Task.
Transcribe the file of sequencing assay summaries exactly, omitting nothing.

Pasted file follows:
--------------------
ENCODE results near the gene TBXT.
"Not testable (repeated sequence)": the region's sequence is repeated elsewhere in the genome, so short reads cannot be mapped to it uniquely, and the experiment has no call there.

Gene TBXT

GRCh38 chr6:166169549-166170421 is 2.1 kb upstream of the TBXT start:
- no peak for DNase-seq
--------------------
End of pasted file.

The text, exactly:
ENCODE results near the gene TBXT.
"Not testable (repeated sequence)": the region's sequence is repeated elsewhere in the genome, so short reads cannot be mapped to it uniquely, and the experiment has no call there.

Gene TBXT

GRCh38 chr6:166169549-166170421 is 2.1 kb upstream of the TBXT start:
- no peak for DNase-seq